How to Test an AC Pressure Sensor

by David McGuffin

Air conditioning pressure sensors, also known as AC switches, turn off a car's air conditioning system whenever the refrigerant pressure reaches a lower extreme. This not only signals the need for a recharge of refrigerant, but also saves the compressor from running without the proper lubrication. If the AC pressure switch is bypassed, then the compressor can potentially freeze up from a lack of fluid and lubrication, requiring expensive work to be done by a professional mechanic.

Turn your car's air conditioning system on with the engine running. Open the doors to the vehicle, preventing the air conditioning from cycling off. If the air conditioning cuts off intermittently, then the air conditioning pressure switch or sensor may not be working correctly.

Open your car's hood with the air conditioner still running. Locate the evaporator, which is a block or grille-type component connected via hoses and tubes from the compressor, which has a belt and pulley system. Feel the two tubes leading from the evaporator to the firewall. If the tubes are not cold to the touch, then there is no refrigerant traveling through them, meaning that your refrigerant is either too low or the pressure sensor is not working correctly.

Check the pressure of the air conditioning system by attaching a low pressure gauge from a refrigerant recharge kit to the low pressure fitting, located between the accumulator and the compressor and marked with a capital "L." According to AA1 Car, on an 80 degree day, the low pressure gauge should measure 56 psi (pounds per square inch) or higher. If the pressure is at an adequate level, then your pressure sensor may be failing.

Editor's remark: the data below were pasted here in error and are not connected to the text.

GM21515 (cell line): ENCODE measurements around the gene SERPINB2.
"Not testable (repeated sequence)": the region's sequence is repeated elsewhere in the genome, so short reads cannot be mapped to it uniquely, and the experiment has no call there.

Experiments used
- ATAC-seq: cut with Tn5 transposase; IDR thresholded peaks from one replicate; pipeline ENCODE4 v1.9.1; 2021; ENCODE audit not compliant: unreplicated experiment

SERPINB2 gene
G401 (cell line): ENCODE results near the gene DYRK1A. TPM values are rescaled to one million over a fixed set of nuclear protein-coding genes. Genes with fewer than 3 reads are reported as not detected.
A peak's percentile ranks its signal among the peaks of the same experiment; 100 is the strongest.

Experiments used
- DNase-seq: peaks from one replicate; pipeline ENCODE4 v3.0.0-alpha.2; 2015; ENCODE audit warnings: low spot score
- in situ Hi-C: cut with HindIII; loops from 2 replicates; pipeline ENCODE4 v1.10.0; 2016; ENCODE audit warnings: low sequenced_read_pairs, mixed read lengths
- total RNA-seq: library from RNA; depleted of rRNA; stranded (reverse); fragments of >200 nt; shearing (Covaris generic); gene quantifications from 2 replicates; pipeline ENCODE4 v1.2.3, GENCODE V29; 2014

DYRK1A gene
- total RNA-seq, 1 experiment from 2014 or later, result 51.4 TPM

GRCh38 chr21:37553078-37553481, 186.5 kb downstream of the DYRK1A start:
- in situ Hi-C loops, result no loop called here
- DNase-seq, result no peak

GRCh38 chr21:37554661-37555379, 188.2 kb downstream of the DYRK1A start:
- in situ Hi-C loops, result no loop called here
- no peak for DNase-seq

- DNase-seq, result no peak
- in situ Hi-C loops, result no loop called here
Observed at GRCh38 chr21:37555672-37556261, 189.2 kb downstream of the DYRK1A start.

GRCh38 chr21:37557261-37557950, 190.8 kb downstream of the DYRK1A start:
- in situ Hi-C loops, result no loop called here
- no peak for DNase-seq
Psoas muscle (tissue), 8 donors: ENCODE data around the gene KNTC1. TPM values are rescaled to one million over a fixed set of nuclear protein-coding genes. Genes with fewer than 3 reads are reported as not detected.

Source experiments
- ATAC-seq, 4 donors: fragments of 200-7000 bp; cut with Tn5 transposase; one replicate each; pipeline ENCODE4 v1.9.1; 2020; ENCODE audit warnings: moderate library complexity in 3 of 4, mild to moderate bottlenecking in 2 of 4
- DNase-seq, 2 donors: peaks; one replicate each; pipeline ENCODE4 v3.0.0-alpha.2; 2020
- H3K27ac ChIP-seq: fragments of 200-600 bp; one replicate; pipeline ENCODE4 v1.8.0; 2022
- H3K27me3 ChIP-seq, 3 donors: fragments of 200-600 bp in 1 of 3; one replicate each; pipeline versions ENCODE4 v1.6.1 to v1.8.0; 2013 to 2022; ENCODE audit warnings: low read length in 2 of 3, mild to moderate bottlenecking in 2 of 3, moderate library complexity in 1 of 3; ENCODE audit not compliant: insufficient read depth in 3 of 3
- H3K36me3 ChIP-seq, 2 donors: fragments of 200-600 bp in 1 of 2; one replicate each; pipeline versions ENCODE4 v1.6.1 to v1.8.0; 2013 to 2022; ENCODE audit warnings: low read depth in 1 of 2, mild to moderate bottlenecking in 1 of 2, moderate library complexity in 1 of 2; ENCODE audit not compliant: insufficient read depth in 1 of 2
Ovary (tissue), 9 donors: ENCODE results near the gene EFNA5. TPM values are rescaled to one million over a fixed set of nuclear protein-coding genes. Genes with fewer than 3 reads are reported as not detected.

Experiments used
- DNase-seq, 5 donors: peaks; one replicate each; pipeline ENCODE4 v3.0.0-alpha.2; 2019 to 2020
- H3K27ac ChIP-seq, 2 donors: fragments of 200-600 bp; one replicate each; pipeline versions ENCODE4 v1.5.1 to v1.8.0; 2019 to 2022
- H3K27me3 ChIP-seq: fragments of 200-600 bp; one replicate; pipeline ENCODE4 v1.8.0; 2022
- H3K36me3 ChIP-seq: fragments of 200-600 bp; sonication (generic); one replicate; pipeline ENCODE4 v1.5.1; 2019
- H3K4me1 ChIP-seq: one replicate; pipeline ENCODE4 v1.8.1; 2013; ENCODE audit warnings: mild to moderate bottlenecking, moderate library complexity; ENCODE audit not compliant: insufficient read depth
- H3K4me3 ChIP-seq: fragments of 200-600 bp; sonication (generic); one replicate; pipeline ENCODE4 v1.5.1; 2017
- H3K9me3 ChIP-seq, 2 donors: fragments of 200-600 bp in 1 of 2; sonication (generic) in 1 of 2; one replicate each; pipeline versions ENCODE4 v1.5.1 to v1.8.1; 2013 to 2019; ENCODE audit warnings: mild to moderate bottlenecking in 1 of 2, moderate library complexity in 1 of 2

Locate the OBD II port on your vehicle, which is typically located within a few feet of the steering column. Many cars have the OBD II port below and to the left of the steering column, while other models have the port on the back side of the center console.

Plug the OBD II scanner into the port and turn on the car's ignition switch to the accessories position. Any sensor codes that come up on the OBD II scanner can either be read directly off of the scanner or you can look up the code on a website such as OBD II Code or AutoZone. If the air conditioning pressure sensor or switch is faulty, then the OBD II code will relay that information to you through the scanner.

Remove the air conditioning pressure sensor and test the electrical connection leading to the sensor from your vehicle's electrical harness. Touch the probes of the multimeter to the electrical harness end of the electrical connection and turn the ignition key to the accessories position. If the sensor's electrical connection is working correctly, the multimeter should read between 4.0 to 5.0 volts.

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About the Author

David McGuffin is a writer from Asheville, N.C. and began writing professionally in 2009. He has Bachelor of Arts degrees from the University of North Carolina, Asheville and Montreat College in history and music, and a Bachelor of Science in outdoor education. McGuffin is recognized as an Undergraduate Research Scholar for publishing original research on postmodern music theory and analysis.

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